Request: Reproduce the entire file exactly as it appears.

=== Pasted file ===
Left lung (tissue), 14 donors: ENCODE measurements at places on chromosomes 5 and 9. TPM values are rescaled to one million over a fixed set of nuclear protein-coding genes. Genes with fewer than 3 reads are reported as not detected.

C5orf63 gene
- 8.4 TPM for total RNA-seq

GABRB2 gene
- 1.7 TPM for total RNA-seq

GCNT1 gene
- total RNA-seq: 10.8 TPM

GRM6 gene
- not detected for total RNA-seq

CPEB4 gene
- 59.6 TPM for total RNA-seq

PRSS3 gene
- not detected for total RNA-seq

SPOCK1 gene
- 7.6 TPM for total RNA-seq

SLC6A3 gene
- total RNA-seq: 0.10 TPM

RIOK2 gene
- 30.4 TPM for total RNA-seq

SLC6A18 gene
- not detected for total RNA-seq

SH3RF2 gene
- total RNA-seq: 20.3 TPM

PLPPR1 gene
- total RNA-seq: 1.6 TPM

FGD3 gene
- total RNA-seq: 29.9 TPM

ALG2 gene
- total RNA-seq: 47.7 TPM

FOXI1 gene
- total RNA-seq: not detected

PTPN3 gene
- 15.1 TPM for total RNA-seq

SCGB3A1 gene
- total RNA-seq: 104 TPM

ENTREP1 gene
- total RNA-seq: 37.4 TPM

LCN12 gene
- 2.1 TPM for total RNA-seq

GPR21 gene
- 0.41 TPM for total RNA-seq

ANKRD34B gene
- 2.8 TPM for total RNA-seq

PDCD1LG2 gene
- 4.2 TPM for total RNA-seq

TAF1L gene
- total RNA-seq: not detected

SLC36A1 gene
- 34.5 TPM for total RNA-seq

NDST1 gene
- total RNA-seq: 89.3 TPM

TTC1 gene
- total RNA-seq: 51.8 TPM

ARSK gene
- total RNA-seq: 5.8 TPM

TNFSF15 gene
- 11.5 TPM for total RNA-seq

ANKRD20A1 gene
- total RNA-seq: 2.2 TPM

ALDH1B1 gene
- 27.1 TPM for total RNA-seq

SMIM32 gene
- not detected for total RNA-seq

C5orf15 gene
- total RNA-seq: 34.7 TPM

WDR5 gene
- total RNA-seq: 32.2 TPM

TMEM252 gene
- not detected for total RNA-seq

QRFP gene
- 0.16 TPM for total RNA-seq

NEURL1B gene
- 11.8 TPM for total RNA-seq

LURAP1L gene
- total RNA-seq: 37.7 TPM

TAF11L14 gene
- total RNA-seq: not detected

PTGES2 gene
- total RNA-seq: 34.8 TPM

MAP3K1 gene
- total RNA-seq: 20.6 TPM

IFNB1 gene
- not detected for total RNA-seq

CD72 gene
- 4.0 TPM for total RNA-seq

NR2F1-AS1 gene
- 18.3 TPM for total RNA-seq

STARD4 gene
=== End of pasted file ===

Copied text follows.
Left lung (tissue), 14 donors: ENCODE measurements at places on chromosomes 5 and 9. TPM values are rescaled to one million over a fixed set of nuclear protein-coding genes. Genes with fewer than 3 reads are reported as not detected.

C5orf63 gene
- 8.4 TPM for total RNA-seq

GABRB2 gene
- 1.7 TPM for total RNA-seq

GCNT1 gene
- total RNA-seq: 10.8 TPM

GRM6 gene
- not detected for total RNA-seq

CPEB4 gene
- 59.6 TPM for total RNA-seq

PRSS3 gene
- not detected for total RNA-seq

SPOCK1 gene
- 7.6 TPM for total RNA-seq

SLC6A3 gene
- total RNA-seq: 0.10 TPM

RIOK2 gene
- 30.4 TPM for total RNA-seq

SLC6A18 gene
- not detected for total RNA-seq

SH3RF2 gene
- total RNA-seq: 20.3 TPM

PLPPR1 gene
- total RNA-seq: 1.6 TPM

FGD3 gene
- total RNA-seq: 29.9 TPM

ALG2 gene
- total RNA-seq: 47.7 TPM

FOXI1 gene
- total RNA-seq: not detected

PTPN3 gene
- 15.1 TPM for total RNA-seq

SCGB3A1 gene
- total RNA-seq: 104 TPM

ENTREP1 gene
- total RNA-seq: 37.4 TPM

LCN12 gene
- 2.1 TPM for total RNA-seq

GPR21 gene
- 0.41 TPM for total RNA-seq

ANKRD34B gene
- 2.8 TPM for total RNA-seq

PDCD1LG2 gene
- 4.2 TPM for total RNA-seq

TAF1L gene
- total RNA-seq: not detected

SLC36A1 gene
- 34.5 TPM for total RNA-seq

NDST1 gene
- total RNA-seq: 89.3 TPM

TTC1 gene
- total RNA-seq: 51.8 TPM

ARSK gene
- total RNA-seq: 5.8 TPM

TNFSF15 gene
- 11.5 TPM for total RNA-seq

ANKRD20A1 gene
- total RNA-seq: 2.2 TPM

ALDH1B1 gene
- 27.1 TPM for total RNA-seq

SMIM32 gene
- not detected for total RNA-seq

C5orf15 gene
- total RNA-seq: 34.7 TPM

WDR5 gene
- total RNA-seq: 32.2 TPM

TMEM252 gene
- not detected for total RNA-seq

QRFP gene
- 0.16 TPM for total RNA-seq

NEURL1B gene
- 11.8 TPM for total RNA-seq

LURAP1L gene
- total RNA-seq: 37.7 TPM

TAF11L14 gene
- total RNA-seq: not detected

PTGES2 gene
- total RNA-seq: 34.8 TPM

MAP3K1 gene
- total RNA-seq: 20.6 TPM

IFNB1 gene
- not detected for total RNA-seq

CD72 gene
- 4.0 TPM for total RNA-seq

NR2F1-AS1 gene
- 18.3 TPM for total RNA-seq

STARD4 gene